No Longer Weird

There are quite a few topics that maybe have been covered in True in the past, but unless there’s a major, interesting, and/or funny twist to them, I skip over them lately because they happen too often. I’ve rarely if ever announced that I’m no longer covering such stories; it’s just an internal (to my head) rule.

No Longer Weird: Burglar/intruder falls out of ceiling, surprising victims below, or getting stuck in the ceiling, chimney, or vent and begging for help from the victims. (Or, sometimes, not being found stuck in a restaurant stove vent for weeks, months, or even years.) This one is a freeze frame from the “Cops” series (November 22, 2014), and shows a suspect being held at gunpoint by (I’m pretty sure) Omaha, Neb., officers (click to see larger).

In fact, there are so many such items on my mental list that I couldn’t possibly rattle them all off if asked to — but I certainly know them when I see one in the news!

As I run across Yet Another Such Story, I’ll be adding a brief description of it on this page, usually with a link to an example (though that will be removed if the story goes offline: let me know if you find a bad link, please!

And, from time to time, I’ll mention updates in the email newsletter.

No Longer Weird: the List

  • Burning your house down while trying to kill insects or rodents with fire or flammable chemicals. The straw that broke the camel’s back came from Michigan.
  • Someone trying to pass (or deposit at a bank) a “million-dollar bill” (which have never existed as legal currency). An example is here.
  • Carjacker can’t drive away the car he just stole because he can’t drive a manual transmission. Here’s a great example from Alabama.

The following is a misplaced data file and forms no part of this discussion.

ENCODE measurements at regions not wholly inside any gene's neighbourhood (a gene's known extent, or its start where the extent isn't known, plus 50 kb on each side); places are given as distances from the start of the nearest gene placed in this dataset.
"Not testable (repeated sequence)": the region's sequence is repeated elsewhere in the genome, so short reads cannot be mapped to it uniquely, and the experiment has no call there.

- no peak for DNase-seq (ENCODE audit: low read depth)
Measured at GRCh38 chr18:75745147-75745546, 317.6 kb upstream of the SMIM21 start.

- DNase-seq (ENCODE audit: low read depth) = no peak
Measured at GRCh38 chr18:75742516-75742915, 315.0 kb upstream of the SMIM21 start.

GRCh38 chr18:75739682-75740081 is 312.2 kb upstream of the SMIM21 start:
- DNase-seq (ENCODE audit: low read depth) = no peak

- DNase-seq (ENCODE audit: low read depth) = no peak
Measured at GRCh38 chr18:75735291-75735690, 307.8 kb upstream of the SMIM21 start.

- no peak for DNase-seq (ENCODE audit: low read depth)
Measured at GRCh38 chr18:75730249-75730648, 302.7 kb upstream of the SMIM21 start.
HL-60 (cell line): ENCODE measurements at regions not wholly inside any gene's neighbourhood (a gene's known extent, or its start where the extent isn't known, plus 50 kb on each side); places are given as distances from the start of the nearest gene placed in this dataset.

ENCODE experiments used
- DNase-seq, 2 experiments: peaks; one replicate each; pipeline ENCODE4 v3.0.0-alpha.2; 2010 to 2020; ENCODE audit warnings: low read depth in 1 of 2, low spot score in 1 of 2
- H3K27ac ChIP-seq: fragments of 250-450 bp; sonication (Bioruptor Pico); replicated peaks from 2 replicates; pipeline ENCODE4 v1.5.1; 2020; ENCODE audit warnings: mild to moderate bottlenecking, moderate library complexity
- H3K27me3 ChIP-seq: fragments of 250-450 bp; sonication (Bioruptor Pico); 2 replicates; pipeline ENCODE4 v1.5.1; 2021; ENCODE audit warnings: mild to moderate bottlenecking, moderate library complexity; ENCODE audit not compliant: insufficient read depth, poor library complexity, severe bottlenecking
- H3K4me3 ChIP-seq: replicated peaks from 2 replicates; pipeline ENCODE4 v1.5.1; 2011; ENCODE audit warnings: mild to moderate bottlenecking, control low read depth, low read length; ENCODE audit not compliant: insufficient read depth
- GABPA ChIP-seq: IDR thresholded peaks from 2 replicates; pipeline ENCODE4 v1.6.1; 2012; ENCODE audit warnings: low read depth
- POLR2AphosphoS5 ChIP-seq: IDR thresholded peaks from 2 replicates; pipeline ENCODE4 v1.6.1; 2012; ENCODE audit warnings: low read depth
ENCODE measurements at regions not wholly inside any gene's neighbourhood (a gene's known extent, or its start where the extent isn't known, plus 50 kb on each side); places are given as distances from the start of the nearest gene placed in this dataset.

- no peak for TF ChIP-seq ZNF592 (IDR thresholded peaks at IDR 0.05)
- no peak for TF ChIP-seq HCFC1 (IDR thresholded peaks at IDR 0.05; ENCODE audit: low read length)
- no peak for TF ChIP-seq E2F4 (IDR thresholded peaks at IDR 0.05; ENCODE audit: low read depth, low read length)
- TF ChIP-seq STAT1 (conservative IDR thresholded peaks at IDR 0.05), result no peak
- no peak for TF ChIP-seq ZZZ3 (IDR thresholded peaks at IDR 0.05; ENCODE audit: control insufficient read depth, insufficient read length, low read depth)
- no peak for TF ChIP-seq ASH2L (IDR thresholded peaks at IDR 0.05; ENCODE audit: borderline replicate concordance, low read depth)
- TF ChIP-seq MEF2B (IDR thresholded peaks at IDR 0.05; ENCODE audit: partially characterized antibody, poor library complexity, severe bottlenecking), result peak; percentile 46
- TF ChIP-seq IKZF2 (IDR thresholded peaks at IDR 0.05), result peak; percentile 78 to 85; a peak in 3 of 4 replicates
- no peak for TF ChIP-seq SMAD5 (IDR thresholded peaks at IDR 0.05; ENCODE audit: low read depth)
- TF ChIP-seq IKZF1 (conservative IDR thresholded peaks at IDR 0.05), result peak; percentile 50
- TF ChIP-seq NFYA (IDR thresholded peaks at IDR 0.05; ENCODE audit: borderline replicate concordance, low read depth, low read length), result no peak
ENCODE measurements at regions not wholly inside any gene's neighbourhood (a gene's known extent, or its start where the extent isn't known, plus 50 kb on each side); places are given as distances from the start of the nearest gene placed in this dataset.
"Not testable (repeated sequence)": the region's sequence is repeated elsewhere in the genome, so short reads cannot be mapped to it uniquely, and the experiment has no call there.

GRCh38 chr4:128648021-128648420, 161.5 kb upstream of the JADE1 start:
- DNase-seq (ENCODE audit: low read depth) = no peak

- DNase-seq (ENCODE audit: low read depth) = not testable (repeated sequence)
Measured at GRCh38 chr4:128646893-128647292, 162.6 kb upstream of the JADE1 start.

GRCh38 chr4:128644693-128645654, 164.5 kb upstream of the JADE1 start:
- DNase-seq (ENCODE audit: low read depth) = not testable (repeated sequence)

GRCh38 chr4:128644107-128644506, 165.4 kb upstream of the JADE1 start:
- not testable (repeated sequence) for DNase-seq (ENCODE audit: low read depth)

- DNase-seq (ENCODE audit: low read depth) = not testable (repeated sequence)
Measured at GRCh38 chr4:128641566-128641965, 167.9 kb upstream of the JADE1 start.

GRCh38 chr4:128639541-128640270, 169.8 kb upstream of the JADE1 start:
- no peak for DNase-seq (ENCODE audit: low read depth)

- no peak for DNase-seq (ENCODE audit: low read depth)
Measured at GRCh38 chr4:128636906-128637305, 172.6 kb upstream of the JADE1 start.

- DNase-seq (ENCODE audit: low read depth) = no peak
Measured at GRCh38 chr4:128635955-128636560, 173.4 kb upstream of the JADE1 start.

• Portland Police Bureau photo (click to see larger).

    Drunk driver is caught because he fell asleep at a red light, and is still snoring when the cops arrive. The photo here is an example from Portland, Oregon, where officers boxed the driver in because sometimes, when they wake them up, they floor it to move on, and cause nasty crashes.

  • Burglars falling through the ceiling, or trying to break in via the chimney or stove vent. Especially in the run-up to the winter holidays! An example from Georgia.
  • Faking your own kidnaping to either get away from your wife for a bit, or to get money for drugs. Here’s an example from Plymouth, Minn.
  • Gasoline station robbers who flee and are quickly caught …because they ran out of gas.
  • Government aid hotline (or Dial-a-Prayer number) is printed wrong, and callers instead reach phone sex hot-hot-hotline, such as FEMA screwing up the “Blue Roof Project” after a hurricane in Florida.
  • People who had their illegal drugs stolen, so they call the police to report the theft. An example from Indiana.
  • Drug dealers setting up a meeting with a customer, getting the phone number wrong, and accidentally texting a cop instead of the customer. Here’s one from Florida.
  • People making movies or videos with toy guns, and of course the police show up thinking there’s a real robbery in progress. For an example, head back to Indiana.
  • Police dispatchers being fooled by threatening sounds during a 911 call which actually turn out to be …someone playing a video game. An example from Huntington, W.V.
  • Finding someone else when looking into a family member’s casket, such as this family in Tennessee.
  • Firefighters who set fires so they have something to do, or sometimes to give other firefighters some excitement. (Example from Utah)
  • After a drunk driver is arrested, then released by police, they call someone to come pick them up — but that person is also arrested because they drove drunk to the police station, like in Wisconsin.
  • An obliviot hires a hitman …who turns out to be an undercover cop. Like this obliviot in Missouri.